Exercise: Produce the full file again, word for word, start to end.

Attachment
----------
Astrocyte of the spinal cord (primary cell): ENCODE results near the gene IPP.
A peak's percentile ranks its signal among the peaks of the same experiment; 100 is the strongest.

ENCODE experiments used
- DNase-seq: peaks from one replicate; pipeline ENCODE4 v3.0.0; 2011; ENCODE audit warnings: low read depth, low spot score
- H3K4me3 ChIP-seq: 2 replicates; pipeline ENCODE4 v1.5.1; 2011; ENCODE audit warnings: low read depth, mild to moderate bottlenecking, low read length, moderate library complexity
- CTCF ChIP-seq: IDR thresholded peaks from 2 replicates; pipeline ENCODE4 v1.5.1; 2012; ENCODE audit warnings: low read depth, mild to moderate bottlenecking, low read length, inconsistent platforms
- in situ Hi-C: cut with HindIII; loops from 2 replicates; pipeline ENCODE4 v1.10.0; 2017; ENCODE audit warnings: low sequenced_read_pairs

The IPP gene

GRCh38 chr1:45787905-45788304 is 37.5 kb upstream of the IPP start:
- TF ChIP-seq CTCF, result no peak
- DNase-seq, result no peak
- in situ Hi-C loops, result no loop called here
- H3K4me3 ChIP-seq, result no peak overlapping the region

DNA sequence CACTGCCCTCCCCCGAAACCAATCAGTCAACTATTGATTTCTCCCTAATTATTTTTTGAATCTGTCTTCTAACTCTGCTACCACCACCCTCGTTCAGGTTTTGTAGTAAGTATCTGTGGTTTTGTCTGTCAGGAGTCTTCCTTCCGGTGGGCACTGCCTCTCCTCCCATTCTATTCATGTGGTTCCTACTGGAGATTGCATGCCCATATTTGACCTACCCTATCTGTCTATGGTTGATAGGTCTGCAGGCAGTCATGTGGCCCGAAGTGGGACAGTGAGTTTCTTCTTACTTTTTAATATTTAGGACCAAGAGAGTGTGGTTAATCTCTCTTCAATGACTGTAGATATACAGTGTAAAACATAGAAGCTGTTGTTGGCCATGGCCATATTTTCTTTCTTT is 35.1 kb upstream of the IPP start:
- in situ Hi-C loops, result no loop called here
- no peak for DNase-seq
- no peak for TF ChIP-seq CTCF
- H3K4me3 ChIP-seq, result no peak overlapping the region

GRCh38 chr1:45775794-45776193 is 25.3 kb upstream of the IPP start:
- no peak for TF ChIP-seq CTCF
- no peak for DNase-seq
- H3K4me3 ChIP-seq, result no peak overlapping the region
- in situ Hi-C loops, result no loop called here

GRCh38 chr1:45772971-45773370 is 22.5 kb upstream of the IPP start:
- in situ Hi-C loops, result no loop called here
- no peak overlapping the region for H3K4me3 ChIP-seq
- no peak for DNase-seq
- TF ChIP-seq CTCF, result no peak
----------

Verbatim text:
Astrocyte of the spinal cord (primary cell): ENCODE results near the gene IPP.
A peak's percentile ranks its signal among the peaks of the same experiment; 100 is the strongest.

ENCODE experiments used
- DNase-seq: peaks from one replicate; pipeline ENCODE4 v3.0.0; 2011; ENCODE audit warnings: low read depth, low spot score
- H3K4me3 ChIP-seq: 2 replicates; pipeline ENCODE4 v1.5.1; 2011; ENCODE audit warnings: low read depth, mild to moderate bottlenecking, low read length, moderate library complexity
- CTCF ChIP-seq: IDR thresholded peaks from 2 replicates; pipeline ENCODE4 v1.5.1; 2012; ENCODE audit warnings: low read depth, mild to moderate bottlenecking, low read length, inconsistent platforms
- in situ Hi-C: cut with HindIII; loops from 2 replicates; pipeline ENCODE4 v1.10.0; 2017; ENCODE audit warnings: low sequenced_read_pairs

The IPP gene

GRCh38 chr1:45787905-45788304 is 37.5 kb upstream of the IPP start:
- TF ChIP-seq CTCF, result no peak
- DNase-seq, result no peak
- in situ Hi-C loops, result no loop called here
- H3K4me3 ChIP-seq, result no peak overlapping the region

DNA sequence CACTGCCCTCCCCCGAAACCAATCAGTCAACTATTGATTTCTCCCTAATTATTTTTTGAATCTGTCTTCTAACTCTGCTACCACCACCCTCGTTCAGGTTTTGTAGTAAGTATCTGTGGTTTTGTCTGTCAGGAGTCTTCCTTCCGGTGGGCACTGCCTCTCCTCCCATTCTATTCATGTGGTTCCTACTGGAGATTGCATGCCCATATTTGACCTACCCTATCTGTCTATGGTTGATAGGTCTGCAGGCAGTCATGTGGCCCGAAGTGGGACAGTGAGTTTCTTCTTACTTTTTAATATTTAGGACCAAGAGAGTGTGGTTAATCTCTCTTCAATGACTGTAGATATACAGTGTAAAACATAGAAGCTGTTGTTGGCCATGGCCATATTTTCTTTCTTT is 35.1 kb upstream of the IPP start:
- in situ Hi-C loops, result no loop called here
- no peak for DNase-seq
- no peak for TF ChIP-seq CTCF
- H3K4me3 ChIP-seq, result no peak overlapping the region

GRCh38 chr1:45775794-45776193 is 25.3 kb upstream of the IPP start:
- no peak for TF ChIP-seq CTCF
- no peak for DNase-seq
- H3K4me3 ChIP-seq, result no peak overlapping the region
- in situ Hi-C loops, result no loop called here

GRCh38 chr1:45772971-45773370 is 22.5 kb upstream of the IPP start:
- in situ Hi-C loops, result no loop called here
- no peak overlapping the region for H3K4me3 ChIP-seq
- no peak for DNase-seq
- TF ChIP-seq CTCF, result no peak